Dáil Éireann - Volume 499 - 27 January, 1999

Written Answers. - Private Nursing Homes.

84. Mr. Spring asked the Minister for Health and Children if he will give details of the per capita difference in the cost to the State between accommodating older persons in private nursing homes instead of health board nursing homes; the long-term plans, if any, he has to provide capital funding to meet the growing demand for the latter; and if he will make a statement on the matter. [1963/99]

Minister of State at the Department of Health and Children (Dr. Moffatt): Under the Health (Nursing Homes) Act, 1990, health boards pay subventions towards the cost of maintaining older persons in private nursing homes. The rate of subvention, which is intended as a contribution rather than meeting the full cost of care, is £70, £95 and £120 per week depending on whether the older person is assessed as being of medium, high or maximum dependency. The cost of maintaining an older person in a private nursing home is not generally comparable to that of a health board long-stay nursing unit. Health board homes provide a range of ancillary services such as occupational therapy, physiotherapy, speech therapy, etc., with a wider range of staff employed. Such services are not generally provided in the private nursing home sector. In general, patients admitted to public nursing units tend to be more dependent, thus requiring a greater level of nursing care. The cost in public nursing units or long-stay hospitals vary considerably, from high-dependency units such as South Circular Road, Dublin, at £402 per week or St. Mary's, Mullingar at £410 per week, to less dependent units such as Edenderry at £288 per week. These are gross figures, from which an old age pension contribution can normally be deducted.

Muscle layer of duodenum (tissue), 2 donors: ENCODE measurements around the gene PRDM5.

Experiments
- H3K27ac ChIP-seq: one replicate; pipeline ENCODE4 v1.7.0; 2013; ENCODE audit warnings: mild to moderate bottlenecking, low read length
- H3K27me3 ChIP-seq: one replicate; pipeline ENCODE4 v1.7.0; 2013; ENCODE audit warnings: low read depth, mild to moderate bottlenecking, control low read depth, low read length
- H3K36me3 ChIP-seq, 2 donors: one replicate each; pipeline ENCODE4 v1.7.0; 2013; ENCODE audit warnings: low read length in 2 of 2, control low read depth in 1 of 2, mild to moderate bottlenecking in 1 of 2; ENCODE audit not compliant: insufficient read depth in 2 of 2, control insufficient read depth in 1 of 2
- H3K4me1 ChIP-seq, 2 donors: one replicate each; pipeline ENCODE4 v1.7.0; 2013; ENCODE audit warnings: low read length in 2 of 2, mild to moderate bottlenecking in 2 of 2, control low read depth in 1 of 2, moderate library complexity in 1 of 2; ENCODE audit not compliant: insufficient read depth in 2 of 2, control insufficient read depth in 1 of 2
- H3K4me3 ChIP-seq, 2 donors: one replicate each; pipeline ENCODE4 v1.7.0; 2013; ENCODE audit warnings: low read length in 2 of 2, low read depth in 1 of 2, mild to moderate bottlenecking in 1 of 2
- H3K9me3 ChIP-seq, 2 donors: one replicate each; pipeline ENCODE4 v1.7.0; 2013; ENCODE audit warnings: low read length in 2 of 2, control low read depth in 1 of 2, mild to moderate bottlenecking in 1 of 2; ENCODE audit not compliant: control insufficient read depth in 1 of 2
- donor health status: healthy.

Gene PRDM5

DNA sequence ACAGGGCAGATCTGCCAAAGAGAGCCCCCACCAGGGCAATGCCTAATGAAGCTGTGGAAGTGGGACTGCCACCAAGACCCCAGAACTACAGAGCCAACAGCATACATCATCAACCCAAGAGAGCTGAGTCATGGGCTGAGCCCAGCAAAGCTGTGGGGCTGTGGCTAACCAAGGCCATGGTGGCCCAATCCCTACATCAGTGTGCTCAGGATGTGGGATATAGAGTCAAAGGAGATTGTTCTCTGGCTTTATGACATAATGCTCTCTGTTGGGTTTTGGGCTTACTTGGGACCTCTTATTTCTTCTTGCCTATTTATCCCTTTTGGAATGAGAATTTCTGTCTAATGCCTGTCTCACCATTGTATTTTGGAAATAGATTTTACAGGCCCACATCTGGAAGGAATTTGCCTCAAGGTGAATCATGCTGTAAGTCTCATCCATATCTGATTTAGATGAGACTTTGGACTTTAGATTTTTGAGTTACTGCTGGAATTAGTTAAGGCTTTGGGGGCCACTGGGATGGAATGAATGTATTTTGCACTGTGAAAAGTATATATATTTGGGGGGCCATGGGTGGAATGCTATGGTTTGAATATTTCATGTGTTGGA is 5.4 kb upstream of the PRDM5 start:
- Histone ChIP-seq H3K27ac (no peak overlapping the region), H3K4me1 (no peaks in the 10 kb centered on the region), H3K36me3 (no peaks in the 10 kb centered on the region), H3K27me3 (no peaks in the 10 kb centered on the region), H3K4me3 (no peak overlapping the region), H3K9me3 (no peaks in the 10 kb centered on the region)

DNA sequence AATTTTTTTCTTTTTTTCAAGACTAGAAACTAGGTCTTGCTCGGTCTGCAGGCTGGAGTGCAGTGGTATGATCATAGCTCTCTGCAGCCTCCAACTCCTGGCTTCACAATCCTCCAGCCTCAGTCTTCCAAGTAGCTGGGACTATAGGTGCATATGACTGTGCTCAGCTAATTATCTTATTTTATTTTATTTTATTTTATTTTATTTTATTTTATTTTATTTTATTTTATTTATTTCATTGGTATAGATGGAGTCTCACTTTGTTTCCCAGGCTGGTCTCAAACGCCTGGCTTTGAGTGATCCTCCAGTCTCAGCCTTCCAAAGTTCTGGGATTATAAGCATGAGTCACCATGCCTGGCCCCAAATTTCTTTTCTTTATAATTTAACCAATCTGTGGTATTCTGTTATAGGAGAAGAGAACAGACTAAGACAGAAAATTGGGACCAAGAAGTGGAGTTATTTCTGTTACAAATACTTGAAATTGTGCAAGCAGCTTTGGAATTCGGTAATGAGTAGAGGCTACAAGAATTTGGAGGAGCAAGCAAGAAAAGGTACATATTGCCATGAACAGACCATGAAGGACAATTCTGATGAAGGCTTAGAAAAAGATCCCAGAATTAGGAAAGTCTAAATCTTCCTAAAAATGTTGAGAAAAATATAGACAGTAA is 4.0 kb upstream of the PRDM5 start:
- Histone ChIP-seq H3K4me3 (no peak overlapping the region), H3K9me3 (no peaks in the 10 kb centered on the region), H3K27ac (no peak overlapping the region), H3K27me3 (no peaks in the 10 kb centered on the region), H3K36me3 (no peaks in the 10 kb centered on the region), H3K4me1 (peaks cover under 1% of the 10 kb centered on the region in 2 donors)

Bearing in mind the demographic trends, I am well aware of the need to increase the supply of public long-stay nursing facilities for older people. The capital allocation to services for older people has been doubled from £7 million in 1997 to £14 million in 1998. Several new community [155] nursing units have been opened in recent years and another one will open at St. Clare's, Ballymun, in the next month or two. New units are under construction at Clonmel, Achill and Killybegs. Another important aspect of the capital programme is to replace old, unsatisfactory accommodation with new, modern facilities and such work has started, or is being planned, at locations such as Birr, Cavan and Enniscorthy.